7 6. The Asian-African conference further recommended that: Asian-African countries should diversify their export trade by processing their raw material, wherever economically feasible, before export; intra-regional trade fairs should be promoted and encouragement given to the exchange of trade delegations and groups of businessmen; exchange of information and of samples should be encouraged with a view to promoting intra- regional trade; and normal facilities should be provided for transit trade of land-locked countries. 7. The Asian-African conference attached considerable importance to Shipping and expressed concern that shipping lines reviewed from time to time their freight rates, often to the detriment of participating countries.
8 It recommended a study of this problem, and collective action thereafter, to induce the shipping lines to adopt a more reasonable attitude. It was suggested that a study of railway freight of transit trade may be made. 8. The Asian-African conference agreed that encouragement should be given to the establishment of national and regional banks and insurance companies. 9. The Asian-African conference felt that exchange of information on matters relating to oil, such as remittance of profits and taxation, might eventually lead to the formulation of common policies. Centre Virtuel de la Connaissance sur l'Europe (CVCE) 3 / 10. Final communiqu of the Asian-African conference of Bandung (24 April 1955).
9 10. The Asian-African conference emphasized the particular significance of the development of nuclear energy for peaceful purposes, for the Asian-African countries. The conference welcomed the initiative of the Powers principally concerned in offering to make available information regarding the use of atomic energy for peaceful purposes; urged the speedy establishment of the International Atomic Energy Agency which should provide for adequate representation of the Asian-African countries on the executive authority of the Agency; and recommended to the asian and african Governments to take full advantage of the training and other facilities in the peaceful uses of atomic energy offered by the countries sponsoring such programmes.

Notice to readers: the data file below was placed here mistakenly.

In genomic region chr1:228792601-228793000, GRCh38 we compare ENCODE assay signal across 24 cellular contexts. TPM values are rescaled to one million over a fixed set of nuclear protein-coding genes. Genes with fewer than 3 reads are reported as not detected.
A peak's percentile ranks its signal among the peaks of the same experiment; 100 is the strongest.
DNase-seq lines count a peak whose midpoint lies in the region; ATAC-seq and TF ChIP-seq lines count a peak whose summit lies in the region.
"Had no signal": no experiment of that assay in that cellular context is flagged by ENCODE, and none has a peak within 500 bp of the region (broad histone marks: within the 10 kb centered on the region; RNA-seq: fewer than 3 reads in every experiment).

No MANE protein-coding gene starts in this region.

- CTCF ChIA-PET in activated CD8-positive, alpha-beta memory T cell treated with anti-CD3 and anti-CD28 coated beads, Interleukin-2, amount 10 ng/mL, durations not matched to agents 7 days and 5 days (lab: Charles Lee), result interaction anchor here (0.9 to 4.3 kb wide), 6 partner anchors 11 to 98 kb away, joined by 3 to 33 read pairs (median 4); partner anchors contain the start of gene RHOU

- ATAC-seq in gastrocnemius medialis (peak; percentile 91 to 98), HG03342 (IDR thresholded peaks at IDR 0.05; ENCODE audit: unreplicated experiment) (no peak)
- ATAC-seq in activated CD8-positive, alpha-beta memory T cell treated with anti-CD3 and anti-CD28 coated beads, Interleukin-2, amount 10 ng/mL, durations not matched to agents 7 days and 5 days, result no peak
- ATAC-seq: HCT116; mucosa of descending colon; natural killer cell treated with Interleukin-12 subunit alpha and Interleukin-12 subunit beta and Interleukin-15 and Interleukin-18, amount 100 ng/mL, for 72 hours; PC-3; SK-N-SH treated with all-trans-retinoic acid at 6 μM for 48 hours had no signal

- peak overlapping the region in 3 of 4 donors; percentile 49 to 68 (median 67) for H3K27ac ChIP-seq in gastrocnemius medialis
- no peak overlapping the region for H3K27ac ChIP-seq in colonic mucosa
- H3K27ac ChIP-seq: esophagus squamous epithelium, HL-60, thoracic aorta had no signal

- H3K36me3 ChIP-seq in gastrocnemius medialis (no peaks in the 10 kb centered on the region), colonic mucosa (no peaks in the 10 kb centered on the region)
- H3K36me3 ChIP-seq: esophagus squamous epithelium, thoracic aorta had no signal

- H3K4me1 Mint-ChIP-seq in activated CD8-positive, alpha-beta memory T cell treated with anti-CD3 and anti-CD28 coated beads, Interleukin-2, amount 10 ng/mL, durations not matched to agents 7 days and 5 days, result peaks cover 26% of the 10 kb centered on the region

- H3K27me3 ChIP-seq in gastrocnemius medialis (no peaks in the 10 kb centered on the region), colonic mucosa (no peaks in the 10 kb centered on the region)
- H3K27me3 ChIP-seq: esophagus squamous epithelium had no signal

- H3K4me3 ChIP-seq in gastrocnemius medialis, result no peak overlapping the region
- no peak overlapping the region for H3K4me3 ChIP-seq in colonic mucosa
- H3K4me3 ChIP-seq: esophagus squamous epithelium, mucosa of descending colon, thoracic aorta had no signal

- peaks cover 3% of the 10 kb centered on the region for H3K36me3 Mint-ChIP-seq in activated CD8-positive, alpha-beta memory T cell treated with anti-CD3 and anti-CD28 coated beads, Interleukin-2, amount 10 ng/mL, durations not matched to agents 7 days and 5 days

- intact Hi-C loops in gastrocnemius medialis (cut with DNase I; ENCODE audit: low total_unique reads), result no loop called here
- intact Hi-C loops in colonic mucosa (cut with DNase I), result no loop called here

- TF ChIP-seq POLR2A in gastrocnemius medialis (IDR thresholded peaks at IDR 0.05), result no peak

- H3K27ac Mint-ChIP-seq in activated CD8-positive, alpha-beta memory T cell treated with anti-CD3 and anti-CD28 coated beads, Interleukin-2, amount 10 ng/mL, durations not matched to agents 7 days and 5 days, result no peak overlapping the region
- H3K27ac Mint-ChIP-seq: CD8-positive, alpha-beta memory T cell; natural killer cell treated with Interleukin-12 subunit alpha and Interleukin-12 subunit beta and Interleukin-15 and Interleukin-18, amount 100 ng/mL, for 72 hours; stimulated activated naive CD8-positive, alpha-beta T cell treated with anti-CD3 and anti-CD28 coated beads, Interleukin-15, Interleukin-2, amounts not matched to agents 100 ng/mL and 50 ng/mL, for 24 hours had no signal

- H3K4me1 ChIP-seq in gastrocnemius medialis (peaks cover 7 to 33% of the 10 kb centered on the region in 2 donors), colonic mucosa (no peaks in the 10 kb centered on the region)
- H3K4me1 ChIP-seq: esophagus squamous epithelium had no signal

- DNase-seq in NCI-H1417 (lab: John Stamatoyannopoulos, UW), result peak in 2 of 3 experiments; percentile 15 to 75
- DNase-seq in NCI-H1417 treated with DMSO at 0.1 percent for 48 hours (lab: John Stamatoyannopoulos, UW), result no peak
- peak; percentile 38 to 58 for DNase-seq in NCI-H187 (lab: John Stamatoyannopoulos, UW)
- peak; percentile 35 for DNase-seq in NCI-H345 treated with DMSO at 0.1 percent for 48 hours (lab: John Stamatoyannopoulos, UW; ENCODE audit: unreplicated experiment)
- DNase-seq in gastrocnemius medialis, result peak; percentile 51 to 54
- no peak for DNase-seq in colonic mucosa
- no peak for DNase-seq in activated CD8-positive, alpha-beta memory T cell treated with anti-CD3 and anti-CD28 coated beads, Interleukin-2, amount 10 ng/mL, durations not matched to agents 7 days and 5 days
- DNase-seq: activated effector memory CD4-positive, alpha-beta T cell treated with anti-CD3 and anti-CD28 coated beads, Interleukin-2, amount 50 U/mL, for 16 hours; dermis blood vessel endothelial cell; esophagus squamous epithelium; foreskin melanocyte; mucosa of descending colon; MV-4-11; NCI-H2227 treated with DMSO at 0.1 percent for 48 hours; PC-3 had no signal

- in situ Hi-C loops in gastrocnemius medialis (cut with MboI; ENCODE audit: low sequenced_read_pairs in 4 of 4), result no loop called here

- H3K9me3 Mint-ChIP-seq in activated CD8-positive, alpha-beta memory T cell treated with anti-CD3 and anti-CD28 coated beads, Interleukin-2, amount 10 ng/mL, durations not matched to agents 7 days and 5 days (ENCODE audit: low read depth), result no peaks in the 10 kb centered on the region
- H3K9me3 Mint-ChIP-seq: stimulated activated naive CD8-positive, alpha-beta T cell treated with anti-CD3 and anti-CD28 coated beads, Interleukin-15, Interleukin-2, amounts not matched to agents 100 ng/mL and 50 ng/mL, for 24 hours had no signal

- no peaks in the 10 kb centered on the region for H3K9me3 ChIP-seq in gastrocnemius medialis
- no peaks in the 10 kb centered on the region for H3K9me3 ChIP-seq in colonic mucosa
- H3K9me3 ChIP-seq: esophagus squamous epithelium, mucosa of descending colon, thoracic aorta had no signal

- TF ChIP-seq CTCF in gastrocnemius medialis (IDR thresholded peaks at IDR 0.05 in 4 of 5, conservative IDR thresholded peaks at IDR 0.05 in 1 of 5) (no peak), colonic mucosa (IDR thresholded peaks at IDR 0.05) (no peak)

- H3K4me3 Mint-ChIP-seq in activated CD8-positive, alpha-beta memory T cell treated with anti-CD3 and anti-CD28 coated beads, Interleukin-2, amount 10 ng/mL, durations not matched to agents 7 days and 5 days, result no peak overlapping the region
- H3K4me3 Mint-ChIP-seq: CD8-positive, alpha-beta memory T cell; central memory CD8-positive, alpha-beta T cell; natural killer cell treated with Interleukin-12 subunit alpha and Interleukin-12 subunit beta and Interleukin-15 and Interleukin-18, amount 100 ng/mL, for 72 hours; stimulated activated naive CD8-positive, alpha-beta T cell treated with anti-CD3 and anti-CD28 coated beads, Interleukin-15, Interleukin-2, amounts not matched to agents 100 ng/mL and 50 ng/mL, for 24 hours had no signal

10 11. The Asian-African conference agreed to the appointment of Liaison Officers in participating countries, to be nominated by their respective national Governments, for the exchange of information and ideas on matters of mutual interest. It recommended that fuller use should be made of the existing international organisations, and participating countries who were not members of such international organisations, but were eligible, should secure membership. 12. The Asian-African conference recommended that there should be prior consultation of participating countries in international forums with a view, as far as possible, to furthering their mutual economic interest. It is, however, not intended to form a regional bloc.